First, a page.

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Comorbidity and Autism Spectrum Disorder

Original Research ARTICLE Provisionally accepted The full-text will be published soon. Notify me

Front. Psychiatry | doi: 10.3389/fpsyt.2019.00392

A Personalized Autism Diagnosis CAD System Using a Fusion of Structural MRI and Resting State Functional MRI Data

 Omar Dekhil1, Moahmed Ali1, Yaser Elnakib1,  Ahmed Shalaby1,  Ahmed Soliman1, Andrew Switala1, Ali Mahmoud1, Mohamed Ghazal2, Hassan Hajjdiab3,  Manuel F. Casanova4, Adel Elmaghraby1, Robert Kenton1,  Ayman S. El-Baz1* and  Gregory N. Barnes1
  • 1University of Louisville, United States
  • 2Abu Dhabi University, United Arab Emirates
  • 3Abu Dhabi National Oil (United Arab Emirates), United Arab Emirates
  • 4University of South Carolina, United States

Autism spectrum disorder is a neuro-developmental disorder that affects the social abilities of the patients. Yet, the golden standard of autism diagnosis is the autism diagnosis observation schedule (ADOS). In this study we are implementing a computer-aided diagnosis system that utilizes structural MRI (sMRI) and resting state functional MRI (fMRI) to demonstrate that both anatomical abnormalities and functional connectivity abnormalities have high prediction ability of autism. The proposed system studies how the anatomical and functional connectivity metrics provides overall diagnosis of whether the subject is autistic or not and are correlated with ADOS scores. The system provides a personalized report per each subject to show what areas are more affected by autism related impairment. Our system achieved accuracy of 75% when using fMRI data only, 79% when using sMRI data only and 81% when fusing both together. Such a system achieves an important next step towards delineating the neurocircuits responsible for the autism diagnosis and hence may provide better options for physicians in devising personalized treatment plans.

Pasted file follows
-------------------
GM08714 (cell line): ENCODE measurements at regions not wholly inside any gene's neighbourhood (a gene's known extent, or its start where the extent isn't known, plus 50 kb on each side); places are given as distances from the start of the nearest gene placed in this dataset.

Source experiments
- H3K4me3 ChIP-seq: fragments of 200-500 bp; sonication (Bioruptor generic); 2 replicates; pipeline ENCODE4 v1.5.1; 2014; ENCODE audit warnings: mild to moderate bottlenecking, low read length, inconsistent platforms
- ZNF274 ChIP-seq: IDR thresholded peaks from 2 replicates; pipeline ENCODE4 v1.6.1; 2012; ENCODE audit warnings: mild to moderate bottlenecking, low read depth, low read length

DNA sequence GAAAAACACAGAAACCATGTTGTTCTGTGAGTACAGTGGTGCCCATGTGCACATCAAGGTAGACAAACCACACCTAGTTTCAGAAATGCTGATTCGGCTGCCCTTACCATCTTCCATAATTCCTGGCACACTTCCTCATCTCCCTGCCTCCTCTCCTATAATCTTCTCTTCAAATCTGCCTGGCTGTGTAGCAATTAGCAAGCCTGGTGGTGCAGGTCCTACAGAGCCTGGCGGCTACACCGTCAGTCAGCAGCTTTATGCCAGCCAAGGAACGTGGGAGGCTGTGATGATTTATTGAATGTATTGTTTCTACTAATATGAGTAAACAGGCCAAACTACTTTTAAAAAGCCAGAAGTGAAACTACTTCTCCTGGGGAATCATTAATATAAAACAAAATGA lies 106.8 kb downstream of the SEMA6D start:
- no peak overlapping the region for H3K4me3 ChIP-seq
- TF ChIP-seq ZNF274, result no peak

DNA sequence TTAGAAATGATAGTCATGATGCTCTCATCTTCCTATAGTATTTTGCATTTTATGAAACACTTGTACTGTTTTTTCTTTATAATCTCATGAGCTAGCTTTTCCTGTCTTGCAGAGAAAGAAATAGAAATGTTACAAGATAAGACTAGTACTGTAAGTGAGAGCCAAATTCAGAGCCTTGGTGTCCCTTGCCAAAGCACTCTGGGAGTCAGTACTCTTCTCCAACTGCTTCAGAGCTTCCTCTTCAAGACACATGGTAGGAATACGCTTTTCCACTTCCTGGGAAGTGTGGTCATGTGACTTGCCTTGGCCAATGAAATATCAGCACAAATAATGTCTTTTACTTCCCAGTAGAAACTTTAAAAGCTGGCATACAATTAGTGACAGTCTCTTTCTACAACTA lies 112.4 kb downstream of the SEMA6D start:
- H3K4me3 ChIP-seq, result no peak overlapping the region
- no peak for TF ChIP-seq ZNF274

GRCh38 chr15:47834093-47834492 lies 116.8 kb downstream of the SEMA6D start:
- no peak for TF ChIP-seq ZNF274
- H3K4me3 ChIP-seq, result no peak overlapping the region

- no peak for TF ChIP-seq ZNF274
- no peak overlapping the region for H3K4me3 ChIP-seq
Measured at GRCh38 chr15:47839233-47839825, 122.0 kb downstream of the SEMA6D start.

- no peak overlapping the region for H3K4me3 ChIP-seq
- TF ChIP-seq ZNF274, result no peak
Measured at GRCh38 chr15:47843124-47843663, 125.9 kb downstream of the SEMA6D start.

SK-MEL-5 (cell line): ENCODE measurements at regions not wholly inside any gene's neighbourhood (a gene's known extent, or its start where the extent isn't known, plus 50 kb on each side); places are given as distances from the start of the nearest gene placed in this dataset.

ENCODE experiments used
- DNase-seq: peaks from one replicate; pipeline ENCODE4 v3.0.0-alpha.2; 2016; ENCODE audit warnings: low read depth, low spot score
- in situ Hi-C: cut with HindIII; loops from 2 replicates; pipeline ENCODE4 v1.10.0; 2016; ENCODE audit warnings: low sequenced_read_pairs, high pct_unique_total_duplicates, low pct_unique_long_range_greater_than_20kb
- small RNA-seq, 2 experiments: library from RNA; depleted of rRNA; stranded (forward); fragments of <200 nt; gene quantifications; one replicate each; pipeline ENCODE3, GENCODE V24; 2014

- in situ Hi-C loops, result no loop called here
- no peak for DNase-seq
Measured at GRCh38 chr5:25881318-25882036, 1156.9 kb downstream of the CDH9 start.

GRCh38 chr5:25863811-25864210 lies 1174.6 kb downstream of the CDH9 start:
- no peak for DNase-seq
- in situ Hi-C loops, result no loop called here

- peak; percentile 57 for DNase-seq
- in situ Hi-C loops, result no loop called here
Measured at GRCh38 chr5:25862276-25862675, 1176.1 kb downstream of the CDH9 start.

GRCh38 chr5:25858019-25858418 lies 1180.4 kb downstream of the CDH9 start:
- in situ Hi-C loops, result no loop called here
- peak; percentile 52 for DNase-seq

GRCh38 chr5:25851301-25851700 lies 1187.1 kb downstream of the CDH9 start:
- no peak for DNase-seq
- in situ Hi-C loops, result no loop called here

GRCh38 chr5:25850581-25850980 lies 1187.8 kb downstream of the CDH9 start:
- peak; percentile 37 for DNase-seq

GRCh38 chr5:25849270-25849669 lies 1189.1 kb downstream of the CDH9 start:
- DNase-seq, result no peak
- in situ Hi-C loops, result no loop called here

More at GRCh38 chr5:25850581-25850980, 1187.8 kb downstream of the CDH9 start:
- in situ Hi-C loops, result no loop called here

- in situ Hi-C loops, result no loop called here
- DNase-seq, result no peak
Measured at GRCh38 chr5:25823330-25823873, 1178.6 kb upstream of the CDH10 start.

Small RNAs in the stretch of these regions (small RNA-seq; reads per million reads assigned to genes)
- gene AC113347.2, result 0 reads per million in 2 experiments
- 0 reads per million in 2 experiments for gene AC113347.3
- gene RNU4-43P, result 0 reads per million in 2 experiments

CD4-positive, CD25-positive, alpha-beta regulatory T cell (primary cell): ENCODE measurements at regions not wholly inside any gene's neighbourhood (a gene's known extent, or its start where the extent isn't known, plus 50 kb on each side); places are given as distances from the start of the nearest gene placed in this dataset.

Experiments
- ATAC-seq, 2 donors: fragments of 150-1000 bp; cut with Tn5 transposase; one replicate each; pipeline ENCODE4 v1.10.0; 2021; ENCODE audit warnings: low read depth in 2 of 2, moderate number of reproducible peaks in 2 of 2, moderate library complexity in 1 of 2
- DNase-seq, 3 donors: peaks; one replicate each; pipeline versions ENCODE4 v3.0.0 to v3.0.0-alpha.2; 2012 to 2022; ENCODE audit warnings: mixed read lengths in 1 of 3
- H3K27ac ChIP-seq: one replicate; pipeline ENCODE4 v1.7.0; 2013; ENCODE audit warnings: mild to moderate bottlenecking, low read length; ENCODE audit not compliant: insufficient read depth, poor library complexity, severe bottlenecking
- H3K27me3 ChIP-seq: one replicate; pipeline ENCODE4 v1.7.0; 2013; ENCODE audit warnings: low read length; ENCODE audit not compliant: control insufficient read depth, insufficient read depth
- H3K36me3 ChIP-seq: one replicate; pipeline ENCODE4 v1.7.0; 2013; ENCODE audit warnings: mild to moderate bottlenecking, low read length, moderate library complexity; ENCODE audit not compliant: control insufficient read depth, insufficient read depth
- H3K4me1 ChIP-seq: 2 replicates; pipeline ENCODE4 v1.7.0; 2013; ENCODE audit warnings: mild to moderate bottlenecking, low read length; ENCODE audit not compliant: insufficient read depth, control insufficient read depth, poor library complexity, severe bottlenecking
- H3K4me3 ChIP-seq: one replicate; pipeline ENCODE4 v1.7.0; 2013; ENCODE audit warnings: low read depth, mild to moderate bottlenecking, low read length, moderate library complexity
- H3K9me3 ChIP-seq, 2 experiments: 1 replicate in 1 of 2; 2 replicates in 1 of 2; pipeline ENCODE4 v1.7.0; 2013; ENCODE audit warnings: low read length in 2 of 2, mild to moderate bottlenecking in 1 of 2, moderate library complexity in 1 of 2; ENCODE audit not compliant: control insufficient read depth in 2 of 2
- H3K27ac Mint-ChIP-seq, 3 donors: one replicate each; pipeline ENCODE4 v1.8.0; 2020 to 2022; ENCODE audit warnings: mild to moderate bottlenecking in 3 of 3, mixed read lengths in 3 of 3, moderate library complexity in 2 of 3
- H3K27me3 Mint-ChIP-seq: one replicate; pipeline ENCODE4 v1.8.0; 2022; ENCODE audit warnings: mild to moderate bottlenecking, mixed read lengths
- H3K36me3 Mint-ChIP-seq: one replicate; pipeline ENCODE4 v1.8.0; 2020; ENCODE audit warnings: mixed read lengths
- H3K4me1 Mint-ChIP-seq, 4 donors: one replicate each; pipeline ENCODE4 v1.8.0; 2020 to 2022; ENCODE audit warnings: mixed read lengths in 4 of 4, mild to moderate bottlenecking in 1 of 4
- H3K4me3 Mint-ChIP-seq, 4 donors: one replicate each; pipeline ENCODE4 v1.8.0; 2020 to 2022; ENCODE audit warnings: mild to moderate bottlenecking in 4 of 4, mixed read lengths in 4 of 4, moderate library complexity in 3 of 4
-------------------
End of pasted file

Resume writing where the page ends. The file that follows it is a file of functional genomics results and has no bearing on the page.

Keywords: sMRI = structural MRI, fMRI, autism, Personalized diagnosis, CAD systems, machine learning

Received: 24 Nov 2018; Accepted: 17 May 2019.

Edited by:

Hanna E. Stevens, The University of Iowa, United States

Reviewed by:

Preeti Jacob, National Institute of Mental Health and Neurosciences, India
Lin Sørensen, University of Bergen, Norway  

Copyright: © 2019 Dekhil, Ali, Elnakib, Shalaby, Soliman, Switala, Mahmoud, Ghazal, Hajjdiab, Casanova, Elmaghraby, Kenton, El-Baz and Barnes. This is an open-access article distributed under the terms of the Creative Commons Attribution License (CC BY). The use, distribution or reproduction in other forums is permitted, provided the original author(s) and the copyright owner(s) are credited and that the original publication in this journal is cited, in accordance with accepted academic practice. No use, distribution or reproduction is permitted which does not comply with these terms.

* Correspondence: Dr. Ayman S. El-Baz, University of Louisville, Louisville, 40292, Kentucky, United States, aselba01@louisville.edu